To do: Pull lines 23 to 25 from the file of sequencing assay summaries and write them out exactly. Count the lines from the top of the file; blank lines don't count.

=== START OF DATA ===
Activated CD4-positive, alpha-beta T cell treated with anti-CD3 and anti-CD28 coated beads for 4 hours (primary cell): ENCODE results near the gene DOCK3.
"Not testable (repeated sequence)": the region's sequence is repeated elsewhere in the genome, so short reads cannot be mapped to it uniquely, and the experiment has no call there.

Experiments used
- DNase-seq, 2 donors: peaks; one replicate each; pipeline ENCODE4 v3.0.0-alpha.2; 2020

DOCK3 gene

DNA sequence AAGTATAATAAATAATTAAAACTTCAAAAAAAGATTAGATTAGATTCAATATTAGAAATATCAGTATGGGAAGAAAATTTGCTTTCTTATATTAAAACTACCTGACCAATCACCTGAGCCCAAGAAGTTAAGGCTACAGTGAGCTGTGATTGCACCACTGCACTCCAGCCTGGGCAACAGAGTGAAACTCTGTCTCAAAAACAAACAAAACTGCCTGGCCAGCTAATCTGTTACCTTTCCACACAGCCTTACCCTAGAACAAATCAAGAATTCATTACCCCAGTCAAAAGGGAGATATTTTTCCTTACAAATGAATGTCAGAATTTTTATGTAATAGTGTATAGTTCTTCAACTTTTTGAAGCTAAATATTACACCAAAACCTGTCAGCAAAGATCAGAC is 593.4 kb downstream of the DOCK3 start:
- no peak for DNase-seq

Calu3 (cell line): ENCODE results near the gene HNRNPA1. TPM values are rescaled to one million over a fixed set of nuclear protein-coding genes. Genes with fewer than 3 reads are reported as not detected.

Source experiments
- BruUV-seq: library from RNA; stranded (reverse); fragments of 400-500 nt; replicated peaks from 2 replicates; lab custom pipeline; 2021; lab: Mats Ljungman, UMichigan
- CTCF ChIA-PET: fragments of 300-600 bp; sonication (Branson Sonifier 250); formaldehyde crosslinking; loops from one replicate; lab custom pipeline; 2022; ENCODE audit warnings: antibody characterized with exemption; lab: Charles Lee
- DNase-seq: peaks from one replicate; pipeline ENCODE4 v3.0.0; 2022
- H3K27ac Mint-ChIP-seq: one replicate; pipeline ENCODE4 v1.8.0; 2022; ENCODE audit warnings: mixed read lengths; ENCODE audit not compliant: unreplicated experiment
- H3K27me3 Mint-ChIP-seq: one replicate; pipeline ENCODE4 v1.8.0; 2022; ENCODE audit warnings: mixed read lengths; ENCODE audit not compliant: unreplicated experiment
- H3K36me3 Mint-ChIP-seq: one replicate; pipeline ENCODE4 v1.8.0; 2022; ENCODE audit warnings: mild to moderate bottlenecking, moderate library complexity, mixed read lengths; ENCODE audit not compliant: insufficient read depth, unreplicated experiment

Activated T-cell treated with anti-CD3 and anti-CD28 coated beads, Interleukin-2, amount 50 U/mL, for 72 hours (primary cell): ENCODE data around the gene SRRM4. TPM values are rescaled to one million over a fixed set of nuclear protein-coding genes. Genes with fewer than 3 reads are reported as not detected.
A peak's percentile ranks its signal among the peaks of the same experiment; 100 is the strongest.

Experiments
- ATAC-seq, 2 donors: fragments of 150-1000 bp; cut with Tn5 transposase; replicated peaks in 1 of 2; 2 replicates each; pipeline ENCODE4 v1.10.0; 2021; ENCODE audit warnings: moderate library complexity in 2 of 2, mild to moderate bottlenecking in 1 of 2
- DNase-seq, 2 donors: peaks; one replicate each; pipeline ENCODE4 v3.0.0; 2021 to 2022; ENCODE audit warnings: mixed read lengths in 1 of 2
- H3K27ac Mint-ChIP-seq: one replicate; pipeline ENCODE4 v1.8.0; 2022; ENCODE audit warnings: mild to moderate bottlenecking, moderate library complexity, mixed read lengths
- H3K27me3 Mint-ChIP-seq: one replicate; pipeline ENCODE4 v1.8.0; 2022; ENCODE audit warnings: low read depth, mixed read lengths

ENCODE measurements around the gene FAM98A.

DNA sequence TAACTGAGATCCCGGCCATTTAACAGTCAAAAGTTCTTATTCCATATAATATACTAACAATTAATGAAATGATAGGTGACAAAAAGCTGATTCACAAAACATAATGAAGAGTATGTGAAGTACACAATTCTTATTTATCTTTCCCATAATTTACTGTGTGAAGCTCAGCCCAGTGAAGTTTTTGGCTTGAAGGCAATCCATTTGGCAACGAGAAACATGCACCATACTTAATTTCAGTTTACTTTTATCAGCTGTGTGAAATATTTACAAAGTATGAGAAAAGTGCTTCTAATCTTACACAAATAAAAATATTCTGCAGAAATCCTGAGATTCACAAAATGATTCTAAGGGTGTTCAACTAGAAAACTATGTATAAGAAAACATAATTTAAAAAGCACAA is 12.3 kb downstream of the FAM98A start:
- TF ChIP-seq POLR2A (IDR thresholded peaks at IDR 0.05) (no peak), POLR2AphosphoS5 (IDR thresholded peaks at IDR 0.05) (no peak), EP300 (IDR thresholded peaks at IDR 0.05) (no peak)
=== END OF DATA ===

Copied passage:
ENCODE measurements around the gene FAM98A.

DNA sequence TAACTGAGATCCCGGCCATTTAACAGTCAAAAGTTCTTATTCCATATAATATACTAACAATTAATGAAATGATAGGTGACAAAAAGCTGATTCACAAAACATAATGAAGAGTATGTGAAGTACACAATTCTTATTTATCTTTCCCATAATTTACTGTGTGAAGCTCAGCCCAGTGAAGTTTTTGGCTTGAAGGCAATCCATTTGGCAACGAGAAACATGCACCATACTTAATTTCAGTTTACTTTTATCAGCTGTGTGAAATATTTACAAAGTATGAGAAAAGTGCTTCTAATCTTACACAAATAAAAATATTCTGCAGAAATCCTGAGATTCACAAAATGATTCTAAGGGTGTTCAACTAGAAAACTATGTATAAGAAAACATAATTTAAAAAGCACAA is 12.3 kb downstream of the FAM98A start:
- TF ChIP-seq POLR2A (IDR thresholded peaks at IDR 0.05) (no peak), POLR2AphosphoS5 (IDR thresholded peaks at IDR 0.05) (no peak), EP300 (IDR thresholded peaks at IDR 0.05) (no peak)